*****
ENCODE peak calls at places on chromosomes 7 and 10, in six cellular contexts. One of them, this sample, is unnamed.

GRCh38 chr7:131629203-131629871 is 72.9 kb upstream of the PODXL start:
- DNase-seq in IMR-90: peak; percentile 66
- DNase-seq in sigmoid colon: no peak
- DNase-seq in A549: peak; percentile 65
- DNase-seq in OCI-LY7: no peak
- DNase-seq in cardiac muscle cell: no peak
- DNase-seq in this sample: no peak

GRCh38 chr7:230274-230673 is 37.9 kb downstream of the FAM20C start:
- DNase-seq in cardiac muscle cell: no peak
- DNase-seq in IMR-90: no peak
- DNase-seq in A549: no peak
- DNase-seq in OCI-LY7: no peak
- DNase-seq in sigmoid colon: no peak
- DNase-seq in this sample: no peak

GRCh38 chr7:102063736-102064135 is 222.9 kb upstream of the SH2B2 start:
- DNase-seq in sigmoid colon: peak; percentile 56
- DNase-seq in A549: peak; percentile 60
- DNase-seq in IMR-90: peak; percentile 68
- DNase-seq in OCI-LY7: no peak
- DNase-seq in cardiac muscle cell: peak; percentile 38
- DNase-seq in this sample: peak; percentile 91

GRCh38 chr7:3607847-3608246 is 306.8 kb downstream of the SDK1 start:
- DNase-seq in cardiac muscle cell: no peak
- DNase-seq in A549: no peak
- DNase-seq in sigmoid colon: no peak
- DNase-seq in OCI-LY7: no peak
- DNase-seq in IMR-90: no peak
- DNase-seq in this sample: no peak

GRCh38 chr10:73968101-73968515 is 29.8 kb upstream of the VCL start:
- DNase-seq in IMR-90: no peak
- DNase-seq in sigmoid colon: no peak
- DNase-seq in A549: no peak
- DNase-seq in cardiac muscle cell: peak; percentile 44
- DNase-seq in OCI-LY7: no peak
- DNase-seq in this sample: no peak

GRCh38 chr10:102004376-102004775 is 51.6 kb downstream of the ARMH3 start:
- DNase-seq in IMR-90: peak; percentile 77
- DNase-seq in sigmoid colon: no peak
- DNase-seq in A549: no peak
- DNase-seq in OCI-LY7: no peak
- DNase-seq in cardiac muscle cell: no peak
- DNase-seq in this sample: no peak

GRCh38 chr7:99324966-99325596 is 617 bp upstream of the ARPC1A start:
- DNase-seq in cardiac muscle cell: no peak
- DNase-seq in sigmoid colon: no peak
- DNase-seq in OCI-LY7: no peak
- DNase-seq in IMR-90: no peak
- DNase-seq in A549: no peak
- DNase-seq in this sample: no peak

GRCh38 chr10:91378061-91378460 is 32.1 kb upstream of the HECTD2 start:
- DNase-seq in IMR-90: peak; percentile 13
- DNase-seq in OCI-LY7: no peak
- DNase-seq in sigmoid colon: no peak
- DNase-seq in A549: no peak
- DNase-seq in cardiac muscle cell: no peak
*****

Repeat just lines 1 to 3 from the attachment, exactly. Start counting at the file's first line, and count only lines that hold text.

ENCODE peak calls at places on chromosomes 7 and 10, in six cellular contexts. One of them, this sample, is unnamed.

GRCh38 chr7:131629203-131629871 is 72.9 kb upstream of the PODXL start:
- DNase-seq in IMR-90: peak; percentile 66